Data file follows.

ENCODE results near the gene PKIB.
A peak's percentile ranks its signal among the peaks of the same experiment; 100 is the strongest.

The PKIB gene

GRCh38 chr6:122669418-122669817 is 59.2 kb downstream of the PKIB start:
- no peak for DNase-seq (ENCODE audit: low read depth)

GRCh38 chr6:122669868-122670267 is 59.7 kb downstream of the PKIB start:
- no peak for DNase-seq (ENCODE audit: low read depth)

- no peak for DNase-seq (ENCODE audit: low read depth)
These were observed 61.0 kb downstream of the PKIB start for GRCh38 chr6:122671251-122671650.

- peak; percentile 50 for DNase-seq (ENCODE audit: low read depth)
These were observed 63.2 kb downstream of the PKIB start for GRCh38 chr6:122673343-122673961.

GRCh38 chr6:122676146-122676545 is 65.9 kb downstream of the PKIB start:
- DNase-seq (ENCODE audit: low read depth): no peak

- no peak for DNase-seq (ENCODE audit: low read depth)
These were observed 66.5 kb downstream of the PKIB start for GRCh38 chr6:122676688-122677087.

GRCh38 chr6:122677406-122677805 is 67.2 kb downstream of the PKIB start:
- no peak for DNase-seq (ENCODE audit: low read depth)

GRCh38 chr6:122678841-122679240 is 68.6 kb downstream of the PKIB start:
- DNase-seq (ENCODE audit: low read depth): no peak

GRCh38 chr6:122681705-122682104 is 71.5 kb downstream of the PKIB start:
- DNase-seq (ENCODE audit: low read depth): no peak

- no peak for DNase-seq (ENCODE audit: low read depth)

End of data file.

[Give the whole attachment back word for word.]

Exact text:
ENCODE results near the gene PKIB.
A peak's percentile ranks its signal among the peaks of the same experiment; 100 is the strongest.

The PKIB gene

GRCh38 chr6:122669418-122669817 is 59.2 kb downstream of the PKIB start:
- no peak for DNase-seq (ENCODE audit: low read depth)

GRCh38 chr6:122669868-122670267 is 59.7 kb downstream of the PKIB start:
- no peak for DNase-seq (ENCODE audit: low read depth)

- no peak for DNase-seq (ENCODE audit: low read depth)
These were observed 61.0 kb downstream of the PKIB start for GRCh38 chr6:122671251-122671650.

- peak; percentile 50 for DNase-seq (ENCODE audit: low read depth)
These were observed 63.2 kb downstream of the PKIB start for GRCh38 chr6:122673343-122673961.

GRCh38 chr6:122676146-122676545 is 65.9 kb downstream of the PKIB start:
- DNase-seq (ENCODE audit: low read depth): no peak

- no peak for DNase-seq (ENCODE audit: low read depth)
These were observed 66.5 kb downstream of the PKIB start for GRCh38 chr6:122676688-122677087.

GRCh38 chr6:122677406-122677805 is 67.2 kb downstream of the PKIB start:
- no peak for DNase-seq (ENCODE audit: low read depth)

GRCh38 chr6:122678841-122679240 is 68.6 kb downstream of the PKIB start:
- DNase-seq (ENCODE audit: low read depth): no peak

GRCh38 chr6:122681705-122682104 is 71.5 kb downstream of the PKIB start:
- DNase-seq (ENCODE audit: low read depth): no peak

- no peak for DNase-seq (ENCODE audit: low read depth)